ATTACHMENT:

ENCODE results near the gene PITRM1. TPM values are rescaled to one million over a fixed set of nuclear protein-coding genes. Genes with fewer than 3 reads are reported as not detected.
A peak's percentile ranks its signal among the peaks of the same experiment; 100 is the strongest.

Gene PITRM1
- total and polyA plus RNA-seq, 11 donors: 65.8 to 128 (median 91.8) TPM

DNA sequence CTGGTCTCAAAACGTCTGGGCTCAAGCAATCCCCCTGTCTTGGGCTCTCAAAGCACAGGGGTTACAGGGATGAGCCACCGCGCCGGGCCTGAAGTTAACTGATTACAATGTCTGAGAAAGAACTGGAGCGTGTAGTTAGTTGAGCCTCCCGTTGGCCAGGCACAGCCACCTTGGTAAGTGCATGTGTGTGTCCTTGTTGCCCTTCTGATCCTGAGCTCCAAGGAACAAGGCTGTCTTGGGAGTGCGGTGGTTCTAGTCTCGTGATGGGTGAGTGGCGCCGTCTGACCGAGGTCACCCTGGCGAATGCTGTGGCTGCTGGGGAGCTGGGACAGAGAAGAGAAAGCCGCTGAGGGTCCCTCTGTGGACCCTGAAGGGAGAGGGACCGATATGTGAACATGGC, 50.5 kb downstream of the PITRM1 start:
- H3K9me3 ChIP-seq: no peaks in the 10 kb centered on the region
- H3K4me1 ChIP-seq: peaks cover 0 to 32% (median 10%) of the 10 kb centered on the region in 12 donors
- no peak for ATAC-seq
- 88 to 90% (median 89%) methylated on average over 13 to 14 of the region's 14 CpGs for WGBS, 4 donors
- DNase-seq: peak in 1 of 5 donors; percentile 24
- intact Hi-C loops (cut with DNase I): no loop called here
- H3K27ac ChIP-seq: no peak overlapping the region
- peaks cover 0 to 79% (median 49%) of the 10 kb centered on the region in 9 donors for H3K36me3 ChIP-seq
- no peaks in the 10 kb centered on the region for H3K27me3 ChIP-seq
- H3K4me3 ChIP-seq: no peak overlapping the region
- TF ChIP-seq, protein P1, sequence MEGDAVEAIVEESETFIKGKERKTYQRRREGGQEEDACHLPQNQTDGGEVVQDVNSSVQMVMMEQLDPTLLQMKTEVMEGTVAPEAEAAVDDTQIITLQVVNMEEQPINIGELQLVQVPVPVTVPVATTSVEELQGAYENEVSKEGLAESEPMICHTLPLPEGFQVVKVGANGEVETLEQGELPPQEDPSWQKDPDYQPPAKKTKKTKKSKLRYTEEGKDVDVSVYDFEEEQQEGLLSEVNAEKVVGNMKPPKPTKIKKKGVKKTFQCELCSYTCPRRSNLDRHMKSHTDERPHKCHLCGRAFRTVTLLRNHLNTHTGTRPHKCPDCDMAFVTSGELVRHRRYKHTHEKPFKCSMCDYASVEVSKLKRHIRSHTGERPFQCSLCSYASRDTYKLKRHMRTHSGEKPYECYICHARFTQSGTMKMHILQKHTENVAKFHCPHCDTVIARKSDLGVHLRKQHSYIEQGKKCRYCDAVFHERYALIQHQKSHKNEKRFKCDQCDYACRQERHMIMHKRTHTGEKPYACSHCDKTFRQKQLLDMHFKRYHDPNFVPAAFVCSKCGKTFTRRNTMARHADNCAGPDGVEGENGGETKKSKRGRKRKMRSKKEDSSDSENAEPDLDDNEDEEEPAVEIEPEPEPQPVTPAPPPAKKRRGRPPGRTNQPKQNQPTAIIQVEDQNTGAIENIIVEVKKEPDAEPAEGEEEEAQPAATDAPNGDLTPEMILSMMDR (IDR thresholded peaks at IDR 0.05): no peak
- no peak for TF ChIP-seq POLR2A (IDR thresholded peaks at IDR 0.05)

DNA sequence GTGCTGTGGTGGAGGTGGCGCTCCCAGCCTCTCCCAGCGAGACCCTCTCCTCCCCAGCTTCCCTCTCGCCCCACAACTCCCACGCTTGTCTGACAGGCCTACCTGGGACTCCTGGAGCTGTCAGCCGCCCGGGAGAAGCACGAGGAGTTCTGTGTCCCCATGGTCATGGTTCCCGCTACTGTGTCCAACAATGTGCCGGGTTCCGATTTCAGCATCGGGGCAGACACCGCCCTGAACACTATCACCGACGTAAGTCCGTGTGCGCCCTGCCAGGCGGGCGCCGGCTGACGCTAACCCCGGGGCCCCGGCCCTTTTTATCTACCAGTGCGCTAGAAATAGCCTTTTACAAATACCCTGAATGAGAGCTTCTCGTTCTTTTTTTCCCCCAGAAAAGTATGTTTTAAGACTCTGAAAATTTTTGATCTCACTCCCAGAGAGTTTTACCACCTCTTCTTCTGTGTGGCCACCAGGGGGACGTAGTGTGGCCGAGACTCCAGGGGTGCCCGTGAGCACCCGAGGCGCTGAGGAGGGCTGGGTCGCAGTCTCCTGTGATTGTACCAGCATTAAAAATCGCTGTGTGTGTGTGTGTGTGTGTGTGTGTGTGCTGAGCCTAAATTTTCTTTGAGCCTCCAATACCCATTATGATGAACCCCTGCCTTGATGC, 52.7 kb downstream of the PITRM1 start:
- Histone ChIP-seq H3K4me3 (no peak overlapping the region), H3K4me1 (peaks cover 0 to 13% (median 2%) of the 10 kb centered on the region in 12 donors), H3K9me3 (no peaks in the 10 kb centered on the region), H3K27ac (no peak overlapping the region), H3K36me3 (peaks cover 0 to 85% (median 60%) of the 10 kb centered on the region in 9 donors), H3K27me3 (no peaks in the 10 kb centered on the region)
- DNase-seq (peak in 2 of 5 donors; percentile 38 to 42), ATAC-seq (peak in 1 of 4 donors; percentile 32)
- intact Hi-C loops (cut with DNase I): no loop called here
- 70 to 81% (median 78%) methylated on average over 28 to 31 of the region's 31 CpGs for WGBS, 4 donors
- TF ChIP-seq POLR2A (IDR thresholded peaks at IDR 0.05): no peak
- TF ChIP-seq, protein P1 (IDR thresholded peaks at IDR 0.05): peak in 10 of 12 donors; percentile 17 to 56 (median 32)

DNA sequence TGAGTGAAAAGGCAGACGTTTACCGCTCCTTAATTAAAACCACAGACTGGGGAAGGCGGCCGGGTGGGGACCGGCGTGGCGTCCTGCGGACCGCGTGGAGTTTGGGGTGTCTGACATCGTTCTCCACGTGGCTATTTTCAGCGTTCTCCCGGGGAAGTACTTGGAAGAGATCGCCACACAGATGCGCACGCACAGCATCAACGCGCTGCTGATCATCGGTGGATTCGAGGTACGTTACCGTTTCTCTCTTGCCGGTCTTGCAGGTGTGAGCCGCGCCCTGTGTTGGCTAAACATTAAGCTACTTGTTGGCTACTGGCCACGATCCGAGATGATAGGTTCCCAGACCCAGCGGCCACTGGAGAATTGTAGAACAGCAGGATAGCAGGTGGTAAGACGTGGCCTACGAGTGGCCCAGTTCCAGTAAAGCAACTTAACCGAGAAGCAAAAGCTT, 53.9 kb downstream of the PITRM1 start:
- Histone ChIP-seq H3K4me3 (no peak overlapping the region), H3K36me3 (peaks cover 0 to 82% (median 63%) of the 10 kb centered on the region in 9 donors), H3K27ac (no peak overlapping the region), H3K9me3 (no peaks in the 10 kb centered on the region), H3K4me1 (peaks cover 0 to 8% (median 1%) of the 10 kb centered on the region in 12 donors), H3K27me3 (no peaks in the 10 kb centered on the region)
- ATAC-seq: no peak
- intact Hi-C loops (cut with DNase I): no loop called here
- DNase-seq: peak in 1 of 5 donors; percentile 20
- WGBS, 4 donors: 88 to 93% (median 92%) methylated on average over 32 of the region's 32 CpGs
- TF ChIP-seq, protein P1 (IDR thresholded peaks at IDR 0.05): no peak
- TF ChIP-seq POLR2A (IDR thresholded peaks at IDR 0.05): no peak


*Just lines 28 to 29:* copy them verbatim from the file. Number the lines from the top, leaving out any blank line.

- intact Hi-C loops (cut with DNase I): no loop called here
- DNase-seq: peak in 1 of 5 donors; percentile 20